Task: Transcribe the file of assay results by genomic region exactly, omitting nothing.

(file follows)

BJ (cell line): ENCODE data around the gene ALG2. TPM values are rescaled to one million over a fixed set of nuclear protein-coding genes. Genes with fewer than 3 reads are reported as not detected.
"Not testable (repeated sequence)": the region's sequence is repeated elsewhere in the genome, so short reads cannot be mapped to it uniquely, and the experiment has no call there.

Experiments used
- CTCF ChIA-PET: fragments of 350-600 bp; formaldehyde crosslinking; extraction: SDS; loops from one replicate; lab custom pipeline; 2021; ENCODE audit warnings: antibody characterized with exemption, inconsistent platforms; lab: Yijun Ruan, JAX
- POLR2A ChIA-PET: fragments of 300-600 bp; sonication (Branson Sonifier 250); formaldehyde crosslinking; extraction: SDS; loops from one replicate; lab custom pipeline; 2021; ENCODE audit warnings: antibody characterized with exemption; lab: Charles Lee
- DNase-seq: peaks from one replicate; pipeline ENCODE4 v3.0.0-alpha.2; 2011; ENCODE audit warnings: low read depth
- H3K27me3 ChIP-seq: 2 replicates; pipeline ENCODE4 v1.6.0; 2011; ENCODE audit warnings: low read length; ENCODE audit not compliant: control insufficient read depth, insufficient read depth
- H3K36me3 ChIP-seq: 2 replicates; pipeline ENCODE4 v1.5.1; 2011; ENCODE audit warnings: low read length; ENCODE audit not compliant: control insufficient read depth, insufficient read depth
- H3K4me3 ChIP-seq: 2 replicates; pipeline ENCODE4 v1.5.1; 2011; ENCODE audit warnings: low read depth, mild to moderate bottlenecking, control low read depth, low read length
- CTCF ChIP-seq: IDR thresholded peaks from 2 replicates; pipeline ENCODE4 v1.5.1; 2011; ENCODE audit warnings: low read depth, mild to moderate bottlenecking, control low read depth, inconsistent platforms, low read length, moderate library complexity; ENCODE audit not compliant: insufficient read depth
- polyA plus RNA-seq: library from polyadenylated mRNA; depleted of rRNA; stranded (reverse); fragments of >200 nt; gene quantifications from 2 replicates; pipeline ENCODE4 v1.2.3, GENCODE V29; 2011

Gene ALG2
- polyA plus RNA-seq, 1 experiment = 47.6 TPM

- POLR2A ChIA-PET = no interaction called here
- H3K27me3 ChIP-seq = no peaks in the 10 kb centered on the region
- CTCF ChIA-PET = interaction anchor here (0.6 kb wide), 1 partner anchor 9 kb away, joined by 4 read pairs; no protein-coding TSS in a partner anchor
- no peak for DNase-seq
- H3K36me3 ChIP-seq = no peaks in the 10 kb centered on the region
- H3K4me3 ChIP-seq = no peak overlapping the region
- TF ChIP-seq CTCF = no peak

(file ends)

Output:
BJ (cell line): ENCODE data around the gene ALG2. TPM values are rescaled to one million over a fixed set of nuclear protein-coding genes. Genes with fewer than 3 reads are reported as not detected.
"Not testable (repeated sequence)": the region's sequence is repeated elsewhere in the genome, so short reads cannot be mapped to it uniquely, and the experiment has no call there.

Experiments used
- CTCF ChIA-PET: fragments of 350-600 bp; formaldehyde crosslinking; extraction: SDS; loops from one replicate; lab custom pipeline; 2021; ENCODE audit warnings: antibody characterized with exemption, inconsistent platforms; lab: Yijun Ruan, JAX
- POLR2A ChIA-PET: fragments of 300-600 bp; sonication (Branson Sonifier 250); formaldehyde crosslinking; extraction: SDS; loops from one replicate; lab custom pipeline; 2021; ENCODE audit warnings: antibody characterized with exemption; lab: Charles Lee
- DNase-seq: peaks from one replicate; pipeline ENCODE4 v3.0.0-alpha.2; 2011; ENCODE audit warnings: low read depth
- H3K27me3 ChIP-seq: 2 replicates; pipeline ENCODE4 v1.6.0; 2011; ENCODE audit warnings: low read length; ENCODE audit not compliant: control insufficient read depth, insufficient read depth
- H3K36me3 ChIP-seq: 2 replicates; pipeline ENCODE4 v1.5.1; 2011; ENCODE audit warnings: low read length; ENCODE audit not compliant: control insufficient read depth, insufficient read depth
- H3K4me3 ChIP-seq: 2 replicates; pipeline ENCODE4 v1.5.1; 2011; ENCODE audit warnings: low read depth, mild to moderate bottlenecking, control low read depth, low read length
- CTCF ChIP-seq: IDR thresholded peaks from 2 replicates; pipeline ENCODE4 v1.5.1; 2011; ENCODE audit warnings: low read depth, mild to moderate bottlenecking, control low read depth, inconsistent platforms, low read length, moderate library complexity; ENCODE audit not compliant: insufficient read depth
- polyA plus RNA-seq: library from polyadenylated mRNA; depleted of rRNA; stranded (reverse); fragments of >200 nt; gene quantifications from 2 replicates; pipeline ENCODE4 v1.2.3, GENCODE V29; 2011

Gene ALG2
- polyA plus RNA-seq, 1 experiment = 47.6 TPM

- POLR2A ChIA-PET = no interaction called here
- H3K27me3 ChIP-seq = no peaks in the 10 kb centered on the region
- CTCF ChIA-PET = interaction anchor here (0.6 kb wide), 1 partner anchor 9 kb away, joined by 4 read pairs; no protein-coding TSS in a partner anchor
- no peak for DNase-seq
- H3K36me3 ChIP-seq = no peaks in the 10 kb centered on the region
- H3K4me3 ChIP-seq = no peak overlapping the region
- TF ChIP-seq CTCF = no peak